Second, the PPACA sets forth a mechanism by which the Medicaid Disproportionate Share Hospital (DSH) program will be dramatically scaled back. This year the program will send an estimated $10 billion in federal funds to hospitals that treat large numbers of Medicaid uninsured patients, The schedule is to cut $.05 billion in 2014, $.06 billion in 2015 and in 2016, $1.8 billion in 2017, $5 billion in 2019 an $4 billion in 2020, almost half of its current amount.
With these converging forces squeezing the healthcare safety net, HealthLeaders Media asked Bruce Siegel, MD, President and CEO of the National Association of Public Hospitals and Health Systems, for his reaction.
HLM: In your statement, you've estimated that between 4 million and 13.8 million people who would have been eligible for Medicaid under the healthcare reform law's expansion provisions happen to live in states that have decided against that expansion, as the Supreme Court ruled they could. How can these issues be resolved?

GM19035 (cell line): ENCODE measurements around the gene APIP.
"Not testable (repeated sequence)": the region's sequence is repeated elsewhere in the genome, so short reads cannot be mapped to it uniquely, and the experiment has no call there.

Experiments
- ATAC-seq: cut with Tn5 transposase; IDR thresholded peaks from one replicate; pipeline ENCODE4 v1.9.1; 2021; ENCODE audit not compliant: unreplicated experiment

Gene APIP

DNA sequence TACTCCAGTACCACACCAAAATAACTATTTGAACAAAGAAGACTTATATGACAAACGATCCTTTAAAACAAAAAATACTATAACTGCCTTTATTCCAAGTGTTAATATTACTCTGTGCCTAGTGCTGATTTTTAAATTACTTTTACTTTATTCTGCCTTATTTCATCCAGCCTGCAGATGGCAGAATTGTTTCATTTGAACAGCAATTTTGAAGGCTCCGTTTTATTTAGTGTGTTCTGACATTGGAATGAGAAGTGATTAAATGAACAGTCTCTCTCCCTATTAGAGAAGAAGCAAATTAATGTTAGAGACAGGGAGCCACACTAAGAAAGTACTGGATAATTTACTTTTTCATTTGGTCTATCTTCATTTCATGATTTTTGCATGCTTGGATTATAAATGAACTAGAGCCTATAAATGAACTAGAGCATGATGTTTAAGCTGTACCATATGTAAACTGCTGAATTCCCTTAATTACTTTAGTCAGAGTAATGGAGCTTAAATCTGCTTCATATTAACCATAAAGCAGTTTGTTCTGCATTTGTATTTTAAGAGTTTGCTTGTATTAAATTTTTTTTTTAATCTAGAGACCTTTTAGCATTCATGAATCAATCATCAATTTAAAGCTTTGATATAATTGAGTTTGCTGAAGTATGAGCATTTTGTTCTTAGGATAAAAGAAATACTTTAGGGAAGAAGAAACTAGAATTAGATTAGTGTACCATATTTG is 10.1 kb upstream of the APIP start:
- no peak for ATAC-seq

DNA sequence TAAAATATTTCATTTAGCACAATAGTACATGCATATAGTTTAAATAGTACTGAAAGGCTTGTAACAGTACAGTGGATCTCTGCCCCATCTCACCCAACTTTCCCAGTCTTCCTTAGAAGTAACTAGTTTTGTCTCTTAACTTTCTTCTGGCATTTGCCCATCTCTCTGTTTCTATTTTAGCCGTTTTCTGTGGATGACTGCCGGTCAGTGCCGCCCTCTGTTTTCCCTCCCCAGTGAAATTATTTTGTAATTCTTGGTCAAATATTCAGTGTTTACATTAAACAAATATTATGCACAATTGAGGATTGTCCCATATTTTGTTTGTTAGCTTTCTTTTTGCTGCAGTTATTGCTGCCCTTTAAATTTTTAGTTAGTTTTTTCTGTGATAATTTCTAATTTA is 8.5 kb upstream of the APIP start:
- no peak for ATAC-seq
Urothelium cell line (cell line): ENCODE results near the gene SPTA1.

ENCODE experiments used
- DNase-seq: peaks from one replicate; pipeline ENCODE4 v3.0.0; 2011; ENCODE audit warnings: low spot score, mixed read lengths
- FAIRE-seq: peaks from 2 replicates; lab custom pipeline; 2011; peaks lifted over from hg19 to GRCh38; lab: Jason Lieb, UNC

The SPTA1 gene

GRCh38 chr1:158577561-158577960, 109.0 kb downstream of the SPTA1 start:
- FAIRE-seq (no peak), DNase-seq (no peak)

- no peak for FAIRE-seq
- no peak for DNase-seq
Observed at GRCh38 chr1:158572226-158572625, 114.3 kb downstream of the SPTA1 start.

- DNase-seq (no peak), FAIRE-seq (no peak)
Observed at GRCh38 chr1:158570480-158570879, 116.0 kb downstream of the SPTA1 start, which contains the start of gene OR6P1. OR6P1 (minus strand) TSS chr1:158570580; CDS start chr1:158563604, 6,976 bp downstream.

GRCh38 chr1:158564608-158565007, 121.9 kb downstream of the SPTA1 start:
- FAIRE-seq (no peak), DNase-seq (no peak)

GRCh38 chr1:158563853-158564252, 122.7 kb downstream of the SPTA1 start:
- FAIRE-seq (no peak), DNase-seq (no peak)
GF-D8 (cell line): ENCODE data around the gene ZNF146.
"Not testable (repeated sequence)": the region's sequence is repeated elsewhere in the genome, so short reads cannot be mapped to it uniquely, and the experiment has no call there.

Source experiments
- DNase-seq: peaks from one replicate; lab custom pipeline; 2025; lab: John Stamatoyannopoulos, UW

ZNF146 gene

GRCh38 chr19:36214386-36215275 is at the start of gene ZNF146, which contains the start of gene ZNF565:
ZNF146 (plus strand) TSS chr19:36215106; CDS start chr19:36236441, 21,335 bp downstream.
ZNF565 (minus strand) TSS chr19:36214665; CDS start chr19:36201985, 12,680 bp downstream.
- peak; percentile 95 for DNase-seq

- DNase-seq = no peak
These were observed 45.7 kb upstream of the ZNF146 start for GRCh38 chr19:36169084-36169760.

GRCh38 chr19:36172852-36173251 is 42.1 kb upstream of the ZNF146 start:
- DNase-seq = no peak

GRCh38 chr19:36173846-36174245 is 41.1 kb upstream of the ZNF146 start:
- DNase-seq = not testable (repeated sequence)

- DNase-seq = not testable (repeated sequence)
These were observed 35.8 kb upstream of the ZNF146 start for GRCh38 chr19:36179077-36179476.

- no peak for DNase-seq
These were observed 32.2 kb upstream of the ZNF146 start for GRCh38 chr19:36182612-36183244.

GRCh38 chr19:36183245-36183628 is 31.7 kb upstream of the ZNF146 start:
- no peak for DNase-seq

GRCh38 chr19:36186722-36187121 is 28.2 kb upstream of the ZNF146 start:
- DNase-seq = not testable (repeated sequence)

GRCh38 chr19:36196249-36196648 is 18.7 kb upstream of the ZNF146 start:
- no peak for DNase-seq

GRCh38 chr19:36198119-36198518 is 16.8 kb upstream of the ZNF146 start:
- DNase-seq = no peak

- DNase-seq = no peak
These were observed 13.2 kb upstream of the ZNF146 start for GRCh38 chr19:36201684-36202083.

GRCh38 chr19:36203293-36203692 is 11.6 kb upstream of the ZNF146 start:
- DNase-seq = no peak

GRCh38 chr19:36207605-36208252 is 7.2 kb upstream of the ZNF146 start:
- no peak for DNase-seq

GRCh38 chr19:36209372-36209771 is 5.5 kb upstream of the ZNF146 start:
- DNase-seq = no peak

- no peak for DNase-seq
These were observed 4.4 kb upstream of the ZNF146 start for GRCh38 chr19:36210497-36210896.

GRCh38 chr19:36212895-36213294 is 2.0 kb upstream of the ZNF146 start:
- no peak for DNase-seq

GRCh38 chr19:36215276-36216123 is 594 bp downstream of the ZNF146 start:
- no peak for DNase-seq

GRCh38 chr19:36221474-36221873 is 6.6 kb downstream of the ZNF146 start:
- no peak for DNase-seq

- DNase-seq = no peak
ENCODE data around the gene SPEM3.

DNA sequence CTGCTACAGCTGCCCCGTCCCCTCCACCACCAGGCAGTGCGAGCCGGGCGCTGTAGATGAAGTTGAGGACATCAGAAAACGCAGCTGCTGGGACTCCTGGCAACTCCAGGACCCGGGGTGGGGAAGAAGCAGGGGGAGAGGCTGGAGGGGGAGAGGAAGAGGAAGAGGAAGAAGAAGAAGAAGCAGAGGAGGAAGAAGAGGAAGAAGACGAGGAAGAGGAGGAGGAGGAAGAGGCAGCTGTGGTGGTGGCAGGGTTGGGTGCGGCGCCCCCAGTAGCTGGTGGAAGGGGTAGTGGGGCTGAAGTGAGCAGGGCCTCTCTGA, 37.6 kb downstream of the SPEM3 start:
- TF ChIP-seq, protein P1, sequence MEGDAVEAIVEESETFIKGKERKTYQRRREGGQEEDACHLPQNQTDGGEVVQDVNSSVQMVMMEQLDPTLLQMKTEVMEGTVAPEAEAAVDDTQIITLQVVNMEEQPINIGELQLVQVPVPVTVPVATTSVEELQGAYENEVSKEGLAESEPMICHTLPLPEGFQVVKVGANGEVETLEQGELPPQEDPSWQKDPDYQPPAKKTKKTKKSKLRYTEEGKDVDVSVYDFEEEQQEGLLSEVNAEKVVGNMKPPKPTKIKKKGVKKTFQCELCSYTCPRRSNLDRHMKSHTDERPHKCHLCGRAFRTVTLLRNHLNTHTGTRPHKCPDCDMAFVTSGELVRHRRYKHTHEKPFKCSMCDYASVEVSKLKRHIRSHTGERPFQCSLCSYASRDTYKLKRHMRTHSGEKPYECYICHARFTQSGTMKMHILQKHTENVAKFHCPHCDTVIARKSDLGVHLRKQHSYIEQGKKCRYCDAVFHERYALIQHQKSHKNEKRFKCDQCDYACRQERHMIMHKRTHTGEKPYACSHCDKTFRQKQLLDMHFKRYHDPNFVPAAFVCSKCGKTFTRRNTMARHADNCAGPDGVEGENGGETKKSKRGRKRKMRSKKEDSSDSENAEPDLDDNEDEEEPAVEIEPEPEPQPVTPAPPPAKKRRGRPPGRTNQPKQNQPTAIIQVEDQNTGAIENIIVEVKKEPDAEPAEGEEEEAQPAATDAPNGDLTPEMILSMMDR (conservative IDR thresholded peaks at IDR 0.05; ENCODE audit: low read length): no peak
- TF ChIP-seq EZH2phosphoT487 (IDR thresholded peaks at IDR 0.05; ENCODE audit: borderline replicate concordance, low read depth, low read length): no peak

Siegel: We take the governors very seriously. We believe there are 30 states that could potentially not expand Medicaid, the 26 in the lawsuit plus four others who have made statements. We take that very seriously. This is not a joke and we don't think it's a bluff. These states have a record of turning down federal money. Florida turned down stimulus funds. So though you hear people saying, 'Oh, it will be okay at the end; they'll expand.' We're not convinced of that at all.